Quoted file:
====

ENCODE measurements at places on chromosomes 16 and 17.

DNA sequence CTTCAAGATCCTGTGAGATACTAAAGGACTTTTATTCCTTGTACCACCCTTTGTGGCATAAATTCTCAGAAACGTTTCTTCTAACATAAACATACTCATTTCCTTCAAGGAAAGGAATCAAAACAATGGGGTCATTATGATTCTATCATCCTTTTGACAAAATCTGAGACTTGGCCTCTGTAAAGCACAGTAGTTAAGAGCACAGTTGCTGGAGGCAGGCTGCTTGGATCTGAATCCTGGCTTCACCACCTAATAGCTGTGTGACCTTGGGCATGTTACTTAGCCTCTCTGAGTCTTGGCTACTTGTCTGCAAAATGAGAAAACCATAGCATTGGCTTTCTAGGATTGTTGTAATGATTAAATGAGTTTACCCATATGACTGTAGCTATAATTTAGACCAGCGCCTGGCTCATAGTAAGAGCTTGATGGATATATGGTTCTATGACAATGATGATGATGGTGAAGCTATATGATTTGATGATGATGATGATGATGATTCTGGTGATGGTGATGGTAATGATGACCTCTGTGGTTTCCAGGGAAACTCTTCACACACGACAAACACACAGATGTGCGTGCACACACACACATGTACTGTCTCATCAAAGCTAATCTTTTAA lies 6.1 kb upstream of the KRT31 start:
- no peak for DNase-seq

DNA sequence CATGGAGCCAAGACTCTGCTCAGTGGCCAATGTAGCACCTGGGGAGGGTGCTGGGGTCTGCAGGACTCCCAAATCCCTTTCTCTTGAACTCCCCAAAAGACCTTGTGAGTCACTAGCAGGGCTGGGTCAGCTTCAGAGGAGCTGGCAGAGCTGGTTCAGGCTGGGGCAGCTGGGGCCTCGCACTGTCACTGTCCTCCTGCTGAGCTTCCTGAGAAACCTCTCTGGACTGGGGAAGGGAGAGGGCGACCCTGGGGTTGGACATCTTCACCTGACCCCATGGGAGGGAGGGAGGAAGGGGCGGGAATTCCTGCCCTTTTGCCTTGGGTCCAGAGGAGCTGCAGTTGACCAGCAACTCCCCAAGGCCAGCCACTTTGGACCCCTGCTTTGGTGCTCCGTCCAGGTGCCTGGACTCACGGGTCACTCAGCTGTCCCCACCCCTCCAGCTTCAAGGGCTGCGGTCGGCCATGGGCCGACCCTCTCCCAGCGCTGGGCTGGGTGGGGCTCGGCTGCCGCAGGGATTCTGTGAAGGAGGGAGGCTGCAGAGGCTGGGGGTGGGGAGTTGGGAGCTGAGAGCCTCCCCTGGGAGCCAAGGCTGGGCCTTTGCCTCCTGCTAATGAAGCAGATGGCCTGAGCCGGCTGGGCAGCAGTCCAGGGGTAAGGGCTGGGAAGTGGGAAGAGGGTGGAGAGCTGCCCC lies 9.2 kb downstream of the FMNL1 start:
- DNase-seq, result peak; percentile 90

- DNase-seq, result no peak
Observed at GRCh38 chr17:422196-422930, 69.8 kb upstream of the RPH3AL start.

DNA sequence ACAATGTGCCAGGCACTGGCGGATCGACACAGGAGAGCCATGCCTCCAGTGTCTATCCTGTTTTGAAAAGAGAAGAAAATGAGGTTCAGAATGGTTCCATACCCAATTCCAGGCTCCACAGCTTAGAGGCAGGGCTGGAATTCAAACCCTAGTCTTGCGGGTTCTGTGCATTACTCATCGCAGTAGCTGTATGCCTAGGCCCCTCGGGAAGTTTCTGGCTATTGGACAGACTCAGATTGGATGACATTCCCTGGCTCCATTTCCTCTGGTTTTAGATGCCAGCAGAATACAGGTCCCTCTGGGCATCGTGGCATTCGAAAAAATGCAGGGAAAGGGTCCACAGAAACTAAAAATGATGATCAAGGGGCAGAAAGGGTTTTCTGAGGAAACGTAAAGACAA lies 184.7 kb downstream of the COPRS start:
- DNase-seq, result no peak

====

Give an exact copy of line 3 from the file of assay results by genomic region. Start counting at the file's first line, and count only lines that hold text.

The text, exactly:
- no peak for DNase-seq